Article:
Mr. Gardner said that the simple process for doing a risk assessment is to identify risks and put them into broad categories, assess the risks by probability of occurrence, calculate the costs associated with the risk, and then make a determination about how to manage those risks. “Then you rank those risks, based on the probability times the cost, and then you choose what you’re going to do with the risk. Are you going to allocate based on to the entity or party who’s most able manage that risk? That’s sort of a typical rule in risk management,” he said. “Permitting risks is one of those risks that is really hard to transfer over to another party besides the owner. Then you decide how you’re going to respond to those risks, so if that risk happens, what are you going to do about it, when and if it happens, and then you have an active program for controlling the risk. … It’s an ongoing learning process, so you take your lessons learned and you continue to use that to reinform your risk management team.”
“This is such a high priority position to us … so we’ll hire someone who’s job depends on being the very best risk manager that we can find,” he said.
In regards to safety risks, an owner-controlled insurance program or an OCIP is one way what a lot of mega-projects of this size control the safety risk, he said, explaining that’s where the owner has it’s own insurance program that covers all the contractors that are working under them on the project. “It’s a blanket insurance program. You get to define what the safety standards are going to be, you have a company that really manages those safety standards. … We had a couple presentations for people who big advocates of the OCIP insurance approach, and then we’ve had other presentations where they say you really don’t get any savings … because the contractors aren’t that sophisticated about being able to quantify their insurance costs and pull them out of the bid that you wind up having some overlap in the insurance costs and so there’s a pretty healthy debate on whether you get value on that or not.”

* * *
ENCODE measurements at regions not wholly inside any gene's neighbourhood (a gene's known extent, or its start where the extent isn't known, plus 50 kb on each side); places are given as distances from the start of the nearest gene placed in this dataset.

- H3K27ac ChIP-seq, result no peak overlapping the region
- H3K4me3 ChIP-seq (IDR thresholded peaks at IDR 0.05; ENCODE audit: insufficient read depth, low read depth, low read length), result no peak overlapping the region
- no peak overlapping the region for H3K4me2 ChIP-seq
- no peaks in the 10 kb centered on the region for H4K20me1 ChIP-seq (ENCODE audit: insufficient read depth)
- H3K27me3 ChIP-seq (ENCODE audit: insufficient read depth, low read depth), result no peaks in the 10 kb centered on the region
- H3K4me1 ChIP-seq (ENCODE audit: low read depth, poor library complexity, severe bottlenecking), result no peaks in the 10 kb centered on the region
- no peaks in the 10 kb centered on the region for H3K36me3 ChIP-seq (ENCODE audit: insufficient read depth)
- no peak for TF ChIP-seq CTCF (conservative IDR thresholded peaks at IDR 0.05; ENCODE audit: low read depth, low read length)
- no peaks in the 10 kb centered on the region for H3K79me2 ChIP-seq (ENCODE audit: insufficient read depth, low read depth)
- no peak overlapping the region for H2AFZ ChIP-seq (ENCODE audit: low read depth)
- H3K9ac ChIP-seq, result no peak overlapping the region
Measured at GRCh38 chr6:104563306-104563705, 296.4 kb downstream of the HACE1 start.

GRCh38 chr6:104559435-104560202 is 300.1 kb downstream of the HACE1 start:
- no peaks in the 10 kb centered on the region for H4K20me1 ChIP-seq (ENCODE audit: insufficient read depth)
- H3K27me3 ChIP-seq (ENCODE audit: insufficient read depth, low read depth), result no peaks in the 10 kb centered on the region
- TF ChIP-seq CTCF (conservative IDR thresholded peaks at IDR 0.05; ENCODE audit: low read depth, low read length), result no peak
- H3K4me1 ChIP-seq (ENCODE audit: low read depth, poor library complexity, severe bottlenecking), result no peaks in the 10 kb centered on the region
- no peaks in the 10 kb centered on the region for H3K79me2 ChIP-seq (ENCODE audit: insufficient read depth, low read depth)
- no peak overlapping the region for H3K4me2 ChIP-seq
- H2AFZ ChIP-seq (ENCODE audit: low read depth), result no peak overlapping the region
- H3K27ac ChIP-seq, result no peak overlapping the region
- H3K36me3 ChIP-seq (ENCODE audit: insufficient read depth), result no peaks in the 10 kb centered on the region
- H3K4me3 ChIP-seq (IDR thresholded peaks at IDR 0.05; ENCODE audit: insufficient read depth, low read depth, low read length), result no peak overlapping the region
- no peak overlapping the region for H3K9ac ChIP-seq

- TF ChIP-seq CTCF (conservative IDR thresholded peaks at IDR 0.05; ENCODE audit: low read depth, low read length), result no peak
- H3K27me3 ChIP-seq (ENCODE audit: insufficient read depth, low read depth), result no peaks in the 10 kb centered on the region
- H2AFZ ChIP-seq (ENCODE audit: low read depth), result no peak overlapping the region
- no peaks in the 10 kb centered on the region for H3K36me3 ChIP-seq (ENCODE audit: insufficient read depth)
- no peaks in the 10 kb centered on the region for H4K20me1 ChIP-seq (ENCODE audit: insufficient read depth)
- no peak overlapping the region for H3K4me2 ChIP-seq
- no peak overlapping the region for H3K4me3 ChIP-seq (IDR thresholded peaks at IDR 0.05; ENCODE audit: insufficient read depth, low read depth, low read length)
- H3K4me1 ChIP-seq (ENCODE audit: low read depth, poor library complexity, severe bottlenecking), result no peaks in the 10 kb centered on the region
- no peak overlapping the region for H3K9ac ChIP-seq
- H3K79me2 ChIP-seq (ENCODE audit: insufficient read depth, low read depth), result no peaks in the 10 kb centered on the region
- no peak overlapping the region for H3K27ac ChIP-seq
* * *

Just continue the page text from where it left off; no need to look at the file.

They also spent time learning about the best practices, such as having a single point of accountability. “You have to have a single point of accountability for these projects, and so knowing who is responsible for what and not having a team of people who are responsible for the same thing. We have this internal working mantra that if more than one person’s responsible for it then nobody’s responsible for it so we’re all very much on point in making sure that we know who’s responsible and who’s accountable for it.”
Timely decision making is critical to the success of these projects, he said. “When this project is into construction, by our projection, it’s going to be about $3 million per day of delay, so you’re going to have to be equipped to make decisions quickly. And then that plays into the next bullet point which is the opportunity cost of time. You do have to be aware that for every day that this project is not complete, that it’s costing you more money.”
Having as structured defined process or stage gates for key components of the work to make sure that they have hit all of their requisite milestones before you go to the next phase of the project is also critical for success, he said.